Lack of sleep compromises students’ well being


Paul Watkins

Senior Dani Tiedemann pretends to catch a quick nap in the Summit Center between classes. Students who suffer from lack of sleep may struggle to stay awake at school and have difficulty paying attention in class, according to the National Sleep Foundation.

If there is one constant throughout humanity, it is this: everyone needs to sleep.

Tucking into bed at night and calling it a day is one of the most beneficial things in seemingly all aspects of human function. Getting the correct amount of sleep improves awareness, cognitive ability, mental acuity, and overall state of being,regardless of age.

However, most teenagers struggle to get the recommended 9 hours of sleep each school night. According to the National Sleep Foundation, only 15% of teens report getting a full night’s sleep. The effects of this lack of sleep can be detrimentalfor students especially– without a good night’s sleep, grades suffer, attention wanes, and learning is impeded.

“I try to get 9.25 [hours]… Most nights I get 8.5 – 9 hours,” sophomore Moira McCarthy said.

“I always try to stop my homework at night, or try to stop working at 9. If there’s stress, that will affect it more than time,” sophomore Moira McCarthy said.
She attributes her restfulness to her routine: “I shower right after I get home from sports, and then I can do homework at dinner. After dinner I do homework. Usually I try and do it the night it’s assigned, so if I don’t finish it it’s okay.”

Most people have an internal clock — something scientists call one’s Circadian rhythm. This rhythm is ultimately responsible for sending the message from the brain that tells the body when it’s time to go to sleep. During puberty, this rhythm is shifted back, causing adolescents go to sleep later and wake up later. This holds true for the overwhelming majority of teens.

Although some schools have tried to fight this natural rhythm by opening and ending early, other schools show more success in adjusting their schedules to align with students’ Circadian rhythms. St. Paul Public Schools are examining start times right now, and at St. Paul Academy and Summit School, the Wednesday late start gives students a sampling of a suggested start time. The American Academy of Pediatrics now recommends schools start no earlier than 8:30, keeping with their recommendation of 8.5 to 9.5 hours of sleep for teenagers.

According to studies led by Kyla Wahlstrom, Director of the Center for Applied Research and Educational Improvement at the University of Minnesota, the change improved attendance, decreased tardiness, and left kids more alert, better prepared and even less depressed and less likely to visit the school nurse.

Sophomore Lea Moore is skeptical that a later start would have benefits at SPA: “My primary concern would be after-school activities,” she said. “If school started later it would have to end earlier. For basketball we didn’t start until 6:30, which is really really late. If we had a later start it would push that back more.”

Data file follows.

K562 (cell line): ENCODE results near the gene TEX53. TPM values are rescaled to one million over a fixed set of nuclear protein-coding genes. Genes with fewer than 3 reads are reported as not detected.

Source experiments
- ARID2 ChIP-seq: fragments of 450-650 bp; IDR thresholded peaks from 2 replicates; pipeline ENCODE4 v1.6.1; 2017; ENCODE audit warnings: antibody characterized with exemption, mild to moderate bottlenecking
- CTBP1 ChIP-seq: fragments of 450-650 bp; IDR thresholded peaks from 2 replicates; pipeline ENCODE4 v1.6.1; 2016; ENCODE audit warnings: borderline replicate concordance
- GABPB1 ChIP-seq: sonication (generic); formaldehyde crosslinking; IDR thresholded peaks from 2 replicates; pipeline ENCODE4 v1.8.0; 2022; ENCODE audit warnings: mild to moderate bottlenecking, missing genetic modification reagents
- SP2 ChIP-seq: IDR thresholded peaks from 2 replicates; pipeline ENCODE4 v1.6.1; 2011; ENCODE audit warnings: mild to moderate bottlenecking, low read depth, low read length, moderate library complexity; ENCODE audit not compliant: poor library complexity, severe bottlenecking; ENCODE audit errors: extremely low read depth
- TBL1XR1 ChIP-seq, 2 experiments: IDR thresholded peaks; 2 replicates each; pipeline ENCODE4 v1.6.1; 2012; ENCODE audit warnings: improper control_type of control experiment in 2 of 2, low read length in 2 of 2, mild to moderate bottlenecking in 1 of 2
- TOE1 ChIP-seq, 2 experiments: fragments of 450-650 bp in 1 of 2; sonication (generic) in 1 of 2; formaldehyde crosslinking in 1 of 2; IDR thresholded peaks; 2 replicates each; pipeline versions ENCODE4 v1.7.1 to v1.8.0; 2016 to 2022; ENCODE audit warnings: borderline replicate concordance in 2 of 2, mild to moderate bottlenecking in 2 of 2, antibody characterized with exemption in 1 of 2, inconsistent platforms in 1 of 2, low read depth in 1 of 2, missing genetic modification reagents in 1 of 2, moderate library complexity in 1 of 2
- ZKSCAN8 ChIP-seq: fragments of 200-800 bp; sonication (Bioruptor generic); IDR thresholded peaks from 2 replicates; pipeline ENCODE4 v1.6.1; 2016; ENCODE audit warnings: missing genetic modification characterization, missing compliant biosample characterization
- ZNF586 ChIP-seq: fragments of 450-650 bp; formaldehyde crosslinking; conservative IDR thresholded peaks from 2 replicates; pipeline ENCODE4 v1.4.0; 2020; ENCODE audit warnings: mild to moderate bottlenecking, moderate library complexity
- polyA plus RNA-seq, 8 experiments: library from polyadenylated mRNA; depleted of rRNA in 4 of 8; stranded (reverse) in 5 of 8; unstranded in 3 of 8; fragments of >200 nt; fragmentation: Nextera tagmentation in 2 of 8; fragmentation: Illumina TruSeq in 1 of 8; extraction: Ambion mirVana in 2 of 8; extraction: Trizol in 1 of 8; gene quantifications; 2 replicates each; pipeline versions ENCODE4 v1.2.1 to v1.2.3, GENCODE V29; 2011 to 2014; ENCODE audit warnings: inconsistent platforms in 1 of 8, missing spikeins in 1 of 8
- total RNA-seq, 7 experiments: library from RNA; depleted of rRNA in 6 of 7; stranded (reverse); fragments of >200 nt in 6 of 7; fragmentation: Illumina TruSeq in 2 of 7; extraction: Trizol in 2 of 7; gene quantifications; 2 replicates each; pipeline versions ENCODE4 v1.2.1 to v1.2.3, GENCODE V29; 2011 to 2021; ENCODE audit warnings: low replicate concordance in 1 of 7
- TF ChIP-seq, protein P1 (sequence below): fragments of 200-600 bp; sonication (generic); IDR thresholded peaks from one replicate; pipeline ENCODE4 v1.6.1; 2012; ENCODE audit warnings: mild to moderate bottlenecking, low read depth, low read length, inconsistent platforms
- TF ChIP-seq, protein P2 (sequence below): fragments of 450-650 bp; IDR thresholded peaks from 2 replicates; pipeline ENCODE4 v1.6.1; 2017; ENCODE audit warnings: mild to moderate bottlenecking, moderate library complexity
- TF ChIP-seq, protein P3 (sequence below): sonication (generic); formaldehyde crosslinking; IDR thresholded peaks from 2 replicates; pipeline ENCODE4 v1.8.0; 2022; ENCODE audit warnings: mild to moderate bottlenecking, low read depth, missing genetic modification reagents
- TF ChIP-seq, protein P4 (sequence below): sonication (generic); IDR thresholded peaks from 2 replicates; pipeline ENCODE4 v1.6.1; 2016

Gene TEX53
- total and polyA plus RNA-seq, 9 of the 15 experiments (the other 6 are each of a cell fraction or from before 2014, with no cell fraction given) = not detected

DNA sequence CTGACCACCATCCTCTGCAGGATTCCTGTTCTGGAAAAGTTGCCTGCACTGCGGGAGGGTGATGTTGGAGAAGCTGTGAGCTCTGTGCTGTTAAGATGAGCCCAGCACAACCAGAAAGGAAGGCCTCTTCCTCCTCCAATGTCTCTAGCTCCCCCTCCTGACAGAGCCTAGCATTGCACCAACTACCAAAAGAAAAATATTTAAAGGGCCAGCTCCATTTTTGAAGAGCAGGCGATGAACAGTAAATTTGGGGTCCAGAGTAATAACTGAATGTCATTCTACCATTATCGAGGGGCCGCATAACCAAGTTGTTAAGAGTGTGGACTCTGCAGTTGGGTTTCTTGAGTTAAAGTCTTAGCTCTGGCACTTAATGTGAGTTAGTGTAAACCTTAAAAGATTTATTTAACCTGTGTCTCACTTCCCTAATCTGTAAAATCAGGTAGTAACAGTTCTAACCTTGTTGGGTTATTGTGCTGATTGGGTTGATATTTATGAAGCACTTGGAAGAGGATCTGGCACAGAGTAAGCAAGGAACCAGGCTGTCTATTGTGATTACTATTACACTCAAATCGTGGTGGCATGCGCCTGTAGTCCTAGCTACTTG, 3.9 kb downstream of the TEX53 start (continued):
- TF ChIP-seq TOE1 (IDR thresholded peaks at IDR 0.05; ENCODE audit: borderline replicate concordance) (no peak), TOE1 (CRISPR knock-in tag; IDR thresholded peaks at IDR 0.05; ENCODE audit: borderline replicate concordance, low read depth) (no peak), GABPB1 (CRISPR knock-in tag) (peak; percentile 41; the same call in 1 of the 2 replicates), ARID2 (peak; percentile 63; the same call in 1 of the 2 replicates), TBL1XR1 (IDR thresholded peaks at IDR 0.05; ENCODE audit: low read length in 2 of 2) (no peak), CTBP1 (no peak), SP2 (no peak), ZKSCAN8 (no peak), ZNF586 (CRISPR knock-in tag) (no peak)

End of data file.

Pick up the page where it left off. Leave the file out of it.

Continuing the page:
Late start or not, the recommended amount of sleep is something senior Sonja Mischke rarely gets. “I don’t think [it’s] ever going to happen,” she said. “It’s a combination of homework and activities…. and also not wanting to work every second of my life. Sometimes I will read a book for fun and then it gets really late. Most times it’s just a lot of work to do. Especially with college applications and stuff.”

It [lack of sleep] is a combination of homework and activities… and also not wanting to work every second of my life.”

— senior Sonja Mischke

Drowsiness or tiredness can also be deadly. According to the National Sleep Foundation, over 60% of American drivers have reported drowsiness behind the wheel, and over 35% reported falling asleep while driving. A study published in Nature showed that staying awake for 18 hours produced an impairment roughly equivalent to a 0.05% blood alcohol concentration. 204 hours produced a 0.1% BAC. This figure is higher than the legal limit for drunk driving, which is 0.08% BAC. If this is true, then sleeping can actually prevent loss of life – something students could combat by getting to bed earlier.

According to the Mayo Clinic, there are many ways to get a good night’s sleep. The most important one is to stick to a constant sleep schedule: “Being consistent reinforces your body’s sleep-wake cycle and helps promote better sleep at night,” the clinic writes in a blog post.

Stress can also impact sleep, something that freshman Rahul Dev can attest to. “It usually depends on the night. There are some nights [homework] definitely affects my sleep. If I don’t have it done, then there are nights where I don’t sleep as well,” he said.

Although SPA students reporting double the average for teens getting recommended sleep, this 31% is a paltry figure in the face of the drawbacks that can result from a lack of sleep. With this in mind, students need to tuck in sooner and dream of the benefits that result from a good night’s sleep.

This article was originally published in the November 2014 Print issue of The Rubicon.  The story can be seen in its original form by clicking on the “In Print” tab or at